Cintas’ Chief Weighs in on Company’s Growth, Culture

Posted June 4, 2021 at 12:13 pm

After a 40-year tenure that has witnessed unprecedented innovation and meteoric growth in the uniform and industrial services sector and related markets, Cintas Corp. Chairman Scott Farmer now sees his company’s biggest long-term challenge in figuring out how to compete not only against other laundries, but with online companies such as Amazon and retailers such as Wal-Mart that he sees as eyeing the linen, uniform and facility services and direct-delivery market.

“We converted the no-programmers all along,” says Farmer, who after 18 years as CEO retired from that post on June 1, in favor of Executive Vice President and COO Todd Schneider. “Those are people that don’t use our rental services. We have a million business customers today. There’s somewhere between 16 and 17 million businesses in North America, depending on how you define a business. All of those businesses are in segments where we have at least one or some percentage of customers. We can try to go after all of that. There’s a big opportunity for us to do that, and so can Amazon, Wal-Mart or all the other online retailers.”

Farmer discussed Cintas’ future during a recent “Teams” video interview with Textile Services Weekly from his office in Mason, OH. He’s been there daily “riding the storm out” since the COVID-19 pandemic began in March 2020. Farmer hopes the pandemic is finally waning in the U.S. and will soon do so in Canada as well. He made it clear that while he’s handed off day-to-day control of the company to Schneider, a 32-year Cintas veteran, Farmer will continue to offer guidance to this publicly held company in which his family has a controlling interest. This includes the challenges posed by Amazon and other online retail giants. “We see ourselves today looking out into the future and having to decide how we’re going to compete with those kinds of companies.”

The broader question we posed in our talk with Farmer and separate interviews with Schneider and Tom Frooman, Cintas’ legal counsel who’s retiring on July 31 (Click here to see related article) is what’s made it possible for Cintas to grow not only into the largest U.S. uniform and industrial services provider, but one that’s also capable of mounting a head-on challenge with some of the world’s largest retail companies? The answer, says Farmer, is Cintas’ corporate culture.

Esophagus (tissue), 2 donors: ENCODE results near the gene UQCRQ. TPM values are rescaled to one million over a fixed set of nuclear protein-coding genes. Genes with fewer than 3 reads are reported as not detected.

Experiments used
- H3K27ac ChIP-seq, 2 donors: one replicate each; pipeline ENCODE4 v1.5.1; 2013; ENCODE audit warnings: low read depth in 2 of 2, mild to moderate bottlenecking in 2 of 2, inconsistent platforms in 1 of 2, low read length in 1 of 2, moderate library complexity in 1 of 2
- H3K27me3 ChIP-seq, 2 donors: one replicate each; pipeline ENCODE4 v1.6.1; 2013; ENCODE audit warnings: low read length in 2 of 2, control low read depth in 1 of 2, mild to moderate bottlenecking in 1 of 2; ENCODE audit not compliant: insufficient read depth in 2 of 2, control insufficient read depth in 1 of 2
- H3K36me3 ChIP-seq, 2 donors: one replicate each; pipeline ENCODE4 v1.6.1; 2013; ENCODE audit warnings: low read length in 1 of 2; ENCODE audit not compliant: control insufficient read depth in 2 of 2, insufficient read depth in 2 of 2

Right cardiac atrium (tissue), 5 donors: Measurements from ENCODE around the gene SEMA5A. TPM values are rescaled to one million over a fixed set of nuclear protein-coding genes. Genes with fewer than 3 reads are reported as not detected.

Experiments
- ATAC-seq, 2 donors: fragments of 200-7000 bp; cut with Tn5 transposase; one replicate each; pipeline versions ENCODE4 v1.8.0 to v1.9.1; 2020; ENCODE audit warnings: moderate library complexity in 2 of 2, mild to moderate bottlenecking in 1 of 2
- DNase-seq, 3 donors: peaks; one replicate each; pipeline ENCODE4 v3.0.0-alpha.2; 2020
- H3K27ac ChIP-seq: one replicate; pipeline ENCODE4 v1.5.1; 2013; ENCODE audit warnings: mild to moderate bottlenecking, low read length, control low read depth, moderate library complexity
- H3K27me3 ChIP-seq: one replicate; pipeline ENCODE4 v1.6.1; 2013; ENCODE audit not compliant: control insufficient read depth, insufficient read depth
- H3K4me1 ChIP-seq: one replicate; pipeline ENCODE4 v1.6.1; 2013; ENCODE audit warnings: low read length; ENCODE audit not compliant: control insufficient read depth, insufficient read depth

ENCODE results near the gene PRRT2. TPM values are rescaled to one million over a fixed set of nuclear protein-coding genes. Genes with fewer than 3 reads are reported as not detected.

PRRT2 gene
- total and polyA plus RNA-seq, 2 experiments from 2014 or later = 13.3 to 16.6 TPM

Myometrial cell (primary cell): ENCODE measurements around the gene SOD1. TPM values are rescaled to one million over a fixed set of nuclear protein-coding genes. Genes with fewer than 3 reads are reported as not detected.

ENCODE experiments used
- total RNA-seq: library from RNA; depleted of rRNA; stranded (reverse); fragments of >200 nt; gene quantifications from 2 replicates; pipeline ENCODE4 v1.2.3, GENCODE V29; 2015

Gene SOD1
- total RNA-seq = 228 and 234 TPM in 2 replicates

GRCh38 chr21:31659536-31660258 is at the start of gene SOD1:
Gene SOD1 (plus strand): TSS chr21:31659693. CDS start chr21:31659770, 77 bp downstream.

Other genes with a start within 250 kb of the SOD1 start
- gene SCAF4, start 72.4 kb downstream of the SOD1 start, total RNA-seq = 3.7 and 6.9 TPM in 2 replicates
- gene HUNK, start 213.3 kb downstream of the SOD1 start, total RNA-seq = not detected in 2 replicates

A headline in the “About Us” area of notes that “The heart of Cintas is much more than products and services.” Farmer agrees unequivocally. He credits the company’s growth from roughly $35 million in sales when he began as a management trainee in 1981 to $2.69 billion when he became CEO and $7 billion today to Cintas’ commitment to corporate responsibility – coupled with a sense of competitive urgency. “The most important element of our ability to grow as a company is the culture that we have,” says Farmer. “Embedded in our DNA here at Cintas is the importance of growth, and that’s up and down the entire organization. Everybody understands what their role is in order to continue to grow.”

However, that growth doesn’t allow for corner cutting. The website notes that at Cintas, “We hold ourselves accountable at every level,” adding that “Always we operate according to the Cintas Code of Conduct – mandating full compliance with laws and regulations and preserving the integrity of our company.” The code offers guidance to staff – referred to as “employee-partners” – to make decisions that are grounded on legal and ethical standards. For example, the code asks partners whether a given action is legal, honest and safe in every respect (click here for details).

Broadly speaking, Farmer views Cintas’ drive to achieve enhanced engagement with partners on safety and other issues as a key career accomplishment. “Of all of the things that have happened during my tenure as CEO, I would say one of the things that I’m most proud of is the continuing level of engagement between the frontline partners and the frontline management team,” he says.

Watch for July’s issue of Textile Services magazine for more of Farmer’s reflections on the growth and corporate culture of Cintas during his tenure and how the company has addressed a range of challenges.